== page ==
|Photo by me. Follow me on Instagram! @NathanBransford|
And now, a "fair warning" about this here blog that I am so very thankful you peruse from time to time
Over the last few weeks, I've been thinking almost nonstop about the election. About where we go from here, about what I can do, and about how we're going to navigate a world, and especially a social media world, where it seems like almost everything is political.
I have some ideas about all of this that I'd like to tease out, and especially because I have such a wonderfully positive and diverse group of people who read and comment on this blog, I'd like to use this as a test ground for some of those ideas. Basically I'd like to use this space as sandbox. Let's build some castles!
So... here's my fair warning to those of you who read and subscribe: this blog will no longer be an entirely politics-free space.
But here's my pledge to you:
- I do not intend to turn this blog over to *only* politics. This will still primarily be a place where we talk about writing, reading, and all those things you've come to expect. This is not a bait and switch. Don't care about politics? Feel free to skip on past those posts.
- When I do post about things related to politics, I do not intend to be strident or to be unwelcome to people who disagree with me. I want this to be a safe space for people of all views.
- In fact, if you want to thoughtfully disagree with me I WANT YOU HERE. Please stay. I want to learn from you.
- Unless you're a jerk. Jerks of all stripes will be unwelcome.
And if you're having trouble dealing with the election, the LA Times has a great recommendation: head to the library.
And if you're really really having trouble dealing with the election, YA author Ellen Hopkins has a message for you: we're not getting over it and we don't have to.
And if you're really really really having trouble dealing with the election, if may be of some small comfort to know that Octavia Butler totally saw it coming.
So is Bob Dylan actually going to show up to accept the Nobel Prize in Literature? Probably not.
In writing advice news, yours truly was featured in an interview with Kelly Q. Anderson, where I touched on such things as dealing with rejection (sometimes from the fetal position) and advice for embracing the right kind of fear.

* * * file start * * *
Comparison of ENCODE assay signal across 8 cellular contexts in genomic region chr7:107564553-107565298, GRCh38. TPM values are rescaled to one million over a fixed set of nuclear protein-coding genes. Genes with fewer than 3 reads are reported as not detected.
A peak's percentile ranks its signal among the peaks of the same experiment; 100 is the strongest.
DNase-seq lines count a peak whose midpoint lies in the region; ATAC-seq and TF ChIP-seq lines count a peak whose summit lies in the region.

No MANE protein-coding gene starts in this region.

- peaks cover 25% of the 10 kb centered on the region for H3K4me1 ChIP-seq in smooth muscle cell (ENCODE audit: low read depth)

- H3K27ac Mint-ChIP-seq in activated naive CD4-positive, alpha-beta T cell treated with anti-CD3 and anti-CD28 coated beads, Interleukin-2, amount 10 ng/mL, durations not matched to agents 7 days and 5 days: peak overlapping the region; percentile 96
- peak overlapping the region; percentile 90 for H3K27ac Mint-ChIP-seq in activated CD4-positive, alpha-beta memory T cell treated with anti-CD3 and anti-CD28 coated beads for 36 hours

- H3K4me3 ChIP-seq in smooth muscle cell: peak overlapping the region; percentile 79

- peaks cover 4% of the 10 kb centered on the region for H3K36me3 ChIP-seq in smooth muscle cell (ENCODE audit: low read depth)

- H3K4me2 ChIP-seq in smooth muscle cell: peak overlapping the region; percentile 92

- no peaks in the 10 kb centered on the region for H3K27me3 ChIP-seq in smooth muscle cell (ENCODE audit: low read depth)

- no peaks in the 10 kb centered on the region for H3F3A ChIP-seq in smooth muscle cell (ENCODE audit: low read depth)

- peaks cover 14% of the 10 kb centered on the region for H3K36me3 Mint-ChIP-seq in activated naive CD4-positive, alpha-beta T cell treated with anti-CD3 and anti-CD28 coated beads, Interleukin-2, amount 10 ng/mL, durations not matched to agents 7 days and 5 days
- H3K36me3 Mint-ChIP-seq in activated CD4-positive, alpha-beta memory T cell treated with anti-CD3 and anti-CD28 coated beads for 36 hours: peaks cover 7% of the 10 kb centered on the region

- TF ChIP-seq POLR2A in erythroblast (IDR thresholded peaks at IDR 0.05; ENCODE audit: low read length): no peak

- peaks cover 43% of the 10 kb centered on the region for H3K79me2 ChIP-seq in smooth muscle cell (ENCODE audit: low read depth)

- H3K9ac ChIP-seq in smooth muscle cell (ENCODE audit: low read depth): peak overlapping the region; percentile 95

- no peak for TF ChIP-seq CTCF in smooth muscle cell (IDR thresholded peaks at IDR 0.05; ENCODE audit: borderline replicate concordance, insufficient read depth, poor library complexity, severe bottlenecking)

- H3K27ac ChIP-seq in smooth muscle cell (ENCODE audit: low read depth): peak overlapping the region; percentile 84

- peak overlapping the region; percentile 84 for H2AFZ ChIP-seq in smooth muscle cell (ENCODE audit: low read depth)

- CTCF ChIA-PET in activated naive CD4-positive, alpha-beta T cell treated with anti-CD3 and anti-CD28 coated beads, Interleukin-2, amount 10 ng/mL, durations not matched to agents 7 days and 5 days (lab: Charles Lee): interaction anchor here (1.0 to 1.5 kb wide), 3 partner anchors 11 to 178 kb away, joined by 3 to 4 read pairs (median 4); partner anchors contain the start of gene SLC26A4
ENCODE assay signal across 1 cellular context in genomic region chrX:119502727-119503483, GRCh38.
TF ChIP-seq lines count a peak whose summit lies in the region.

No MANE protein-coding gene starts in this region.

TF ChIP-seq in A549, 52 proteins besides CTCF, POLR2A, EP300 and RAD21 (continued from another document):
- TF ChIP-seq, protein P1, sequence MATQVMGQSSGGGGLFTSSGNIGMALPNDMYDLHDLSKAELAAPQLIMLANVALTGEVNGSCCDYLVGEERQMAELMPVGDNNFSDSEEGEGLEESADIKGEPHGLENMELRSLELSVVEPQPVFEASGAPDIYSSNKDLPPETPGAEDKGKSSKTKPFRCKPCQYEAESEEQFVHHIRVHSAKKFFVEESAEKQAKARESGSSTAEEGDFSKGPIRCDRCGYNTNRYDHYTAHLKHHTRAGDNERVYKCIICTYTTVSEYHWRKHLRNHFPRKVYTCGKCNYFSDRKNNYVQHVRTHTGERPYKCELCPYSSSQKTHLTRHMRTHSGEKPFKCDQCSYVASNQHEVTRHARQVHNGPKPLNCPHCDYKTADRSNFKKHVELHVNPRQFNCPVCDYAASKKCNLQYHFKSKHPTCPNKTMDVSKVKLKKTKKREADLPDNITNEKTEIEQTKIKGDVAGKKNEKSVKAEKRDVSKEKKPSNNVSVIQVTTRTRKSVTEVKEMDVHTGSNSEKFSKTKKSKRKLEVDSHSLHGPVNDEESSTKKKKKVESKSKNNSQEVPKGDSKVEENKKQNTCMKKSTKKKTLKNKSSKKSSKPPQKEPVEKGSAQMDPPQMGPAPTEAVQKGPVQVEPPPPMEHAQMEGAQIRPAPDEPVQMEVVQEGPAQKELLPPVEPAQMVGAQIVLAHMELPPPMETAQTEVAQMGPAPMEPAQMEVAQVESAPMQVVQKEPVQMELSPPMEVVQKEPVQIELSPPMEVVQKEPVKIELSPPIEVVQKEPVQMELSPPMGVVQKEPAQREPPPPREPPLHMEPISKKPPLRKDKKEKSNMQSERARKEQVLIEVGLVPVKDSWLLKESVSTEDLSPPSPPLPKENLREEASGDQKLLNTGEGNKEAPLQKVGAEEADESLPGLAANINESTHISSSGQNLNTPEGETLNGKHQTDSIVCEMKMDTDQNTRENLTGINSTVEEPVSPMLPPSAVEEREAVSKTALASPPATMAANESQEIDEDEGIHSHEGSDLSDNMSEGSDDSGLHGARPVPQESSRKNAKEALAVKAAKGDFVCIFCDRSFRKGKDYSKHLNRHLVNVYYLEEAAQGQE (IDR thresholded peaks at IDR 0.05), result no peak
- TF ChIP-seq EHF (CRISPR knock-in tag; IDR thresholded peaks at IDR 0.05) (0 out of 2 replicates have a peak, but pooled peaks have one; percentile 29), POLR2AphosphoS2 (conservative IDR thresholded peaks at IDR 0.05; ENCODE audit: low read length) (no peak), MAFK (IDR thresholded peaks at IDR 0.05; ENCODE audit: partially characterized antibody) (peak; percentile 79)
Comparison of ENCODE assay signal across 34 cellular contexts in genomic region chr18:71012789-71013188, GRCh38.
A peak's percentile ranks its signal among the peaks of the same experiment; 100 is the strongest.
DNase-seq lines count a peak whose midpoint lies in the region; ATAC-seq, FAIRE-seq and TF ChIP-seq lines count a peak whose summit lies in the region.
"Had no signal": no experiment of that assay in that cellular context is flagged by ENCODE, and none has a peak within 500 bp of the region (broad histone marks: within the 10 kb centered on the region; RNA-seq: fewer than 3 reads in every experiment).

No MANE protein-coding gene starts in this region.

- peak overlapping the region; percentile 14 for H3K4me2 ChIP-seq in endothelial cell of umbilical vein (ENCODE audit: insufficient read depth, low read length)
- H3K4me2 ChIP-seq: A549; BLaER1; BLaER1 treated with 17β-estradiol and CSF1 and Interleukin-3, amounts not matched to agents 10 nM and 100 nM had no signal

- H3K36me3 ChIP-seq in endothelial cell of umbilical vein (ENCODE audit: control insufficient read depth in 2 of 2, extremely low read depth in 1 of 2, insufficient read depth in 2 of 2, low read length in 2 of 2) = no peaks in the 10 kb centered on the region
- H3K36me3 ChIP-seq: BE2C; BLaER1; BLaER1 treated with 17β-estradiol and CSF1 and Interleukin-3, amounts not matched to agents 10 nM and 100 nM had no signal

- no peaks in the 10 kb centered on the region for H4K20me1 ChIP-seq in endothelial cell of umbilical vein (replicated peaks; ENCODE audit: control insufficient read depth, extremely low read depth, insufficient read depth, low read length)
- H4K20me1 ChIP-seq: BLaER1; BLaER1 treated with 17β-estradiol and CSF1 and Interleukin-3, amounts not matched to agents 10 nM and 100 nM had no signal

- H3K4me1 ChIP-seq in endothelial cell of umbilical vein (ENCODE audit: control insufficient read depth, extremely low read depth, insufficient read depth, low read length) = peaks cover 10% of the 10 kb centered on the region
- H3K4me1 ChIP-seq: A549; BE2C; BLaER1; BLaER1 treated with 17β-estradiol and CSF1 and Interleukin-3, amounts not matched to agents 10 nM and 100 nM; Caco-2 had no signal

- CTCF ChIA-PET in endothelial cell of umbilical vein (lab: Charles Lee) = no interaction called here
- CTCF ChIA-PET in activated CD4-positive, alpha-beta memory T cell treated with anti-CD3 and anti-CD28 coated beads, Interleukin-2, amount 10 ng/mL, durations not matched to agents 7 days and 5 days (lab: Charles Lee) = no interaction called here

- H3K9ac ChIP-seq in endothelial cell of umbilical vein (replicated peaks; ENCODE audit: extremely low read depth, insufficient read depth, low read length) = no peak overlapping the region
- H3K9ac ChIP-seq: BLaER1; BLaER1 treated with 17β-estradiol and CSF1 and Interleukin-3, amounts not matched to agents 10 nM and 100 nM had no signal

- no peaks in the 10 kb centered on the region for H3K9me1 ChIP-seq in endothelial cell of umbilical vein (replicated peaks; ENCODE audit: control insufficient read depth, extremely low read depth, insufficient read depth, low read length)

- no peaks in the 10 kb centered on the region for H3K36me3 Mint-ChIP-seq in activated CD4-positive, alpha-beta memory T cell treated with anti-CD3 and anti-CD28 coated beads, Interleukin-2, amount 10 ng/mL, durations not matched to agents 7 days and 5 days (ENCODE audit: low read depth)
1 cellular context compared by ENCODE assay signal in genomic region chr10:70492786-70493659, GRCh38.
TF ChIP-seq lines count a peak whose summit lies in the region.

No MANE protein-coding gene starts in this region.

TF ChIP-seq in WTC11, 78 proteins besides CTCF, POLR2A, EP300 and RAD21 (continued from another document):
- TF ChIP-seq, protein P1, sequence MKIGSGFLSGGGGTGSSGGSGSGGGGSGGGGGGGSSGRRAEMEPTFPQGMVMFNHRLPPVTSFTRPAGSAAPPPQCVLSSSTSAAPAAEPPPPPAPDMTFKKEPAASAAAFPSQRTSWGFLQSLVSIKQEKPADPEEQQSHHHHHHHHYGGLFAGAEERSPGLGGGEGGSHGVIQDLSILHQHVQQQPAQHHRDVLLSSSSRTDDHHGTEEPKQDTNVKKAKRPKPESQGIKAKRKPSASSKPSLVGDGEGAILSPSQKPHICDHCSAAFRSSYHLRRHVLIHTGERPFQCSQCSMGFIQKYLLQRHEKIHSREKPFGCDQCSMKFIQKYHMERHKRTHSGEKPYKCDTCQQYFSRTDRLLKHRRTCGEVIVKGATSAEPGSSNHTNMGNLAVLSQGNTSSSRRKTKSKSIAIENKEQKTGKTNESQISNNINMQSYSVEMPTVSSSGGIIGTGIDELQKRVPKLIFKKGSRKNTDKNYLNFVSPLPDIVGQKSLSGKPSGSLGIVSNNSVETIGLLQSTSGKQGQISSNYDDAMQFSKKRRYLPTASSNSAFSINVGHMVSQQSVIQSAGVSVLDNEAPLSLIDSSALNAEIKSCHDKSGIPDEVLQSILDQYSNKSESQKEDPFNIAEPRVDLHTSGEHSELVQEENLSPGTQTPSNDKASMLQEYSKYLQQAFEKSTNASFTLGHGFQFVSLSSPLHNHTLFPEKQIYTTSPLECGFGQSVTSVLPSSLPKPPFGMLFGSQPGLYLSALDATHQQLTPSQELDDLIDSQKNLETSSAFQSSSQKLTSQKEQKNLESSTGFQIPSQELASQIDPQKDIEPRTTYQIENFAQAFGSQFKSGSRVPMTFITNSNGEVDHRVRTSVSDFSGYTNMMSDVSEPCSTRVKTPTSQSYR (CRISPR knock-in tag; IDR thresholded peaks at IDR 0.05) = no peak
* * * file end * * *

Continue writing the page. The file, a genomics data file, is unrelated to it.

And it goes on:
One of the challenging things about editing-as-you can go is that while it can sometimes be helpful, it can also be an unproductive sinkhole of time that stops you from what you really need to be doing, which is charging forth. Writing Helping Writers has some ideas on how to navigate that.
In agent news, Jessica Faust talks about the advantage of an agent who really knows you.
And Penguin Random House has a roundup of 27 of the best books on writing. Which is great and all, but, um, Penguin Random House YOU FORGOT ONE.
Comment! of! the! week! There were so many good comments last week, thank you so much to everyone. For Comment of the Week I'm going with Alexandroid, who has a short but eloquent post on how empiricism is the answer to the fracturing of truth:
I think our only hope is to build a culture where people value evidence based arguments over conspiracy theories, where critical thinking and scientific method are taught and praised but speculations and poor fact checking are considered unethical and looked down upon. We will never be able to get objective truth but at least we can affect our common mindset and lens. We've done this before with things like valuing life, empathy and honesty, there is no reason we could not do it again as a society and civilization at large.And finally, people of all political stripes have been longing lately to return to a more innocent time. In order to bring you back to some halcyon days, I give you... CNN's wonderfully ludicrous in-studio "hologram" effect during the 2008 election (email subscribers, please click "Read More" below to see):
Have a great week!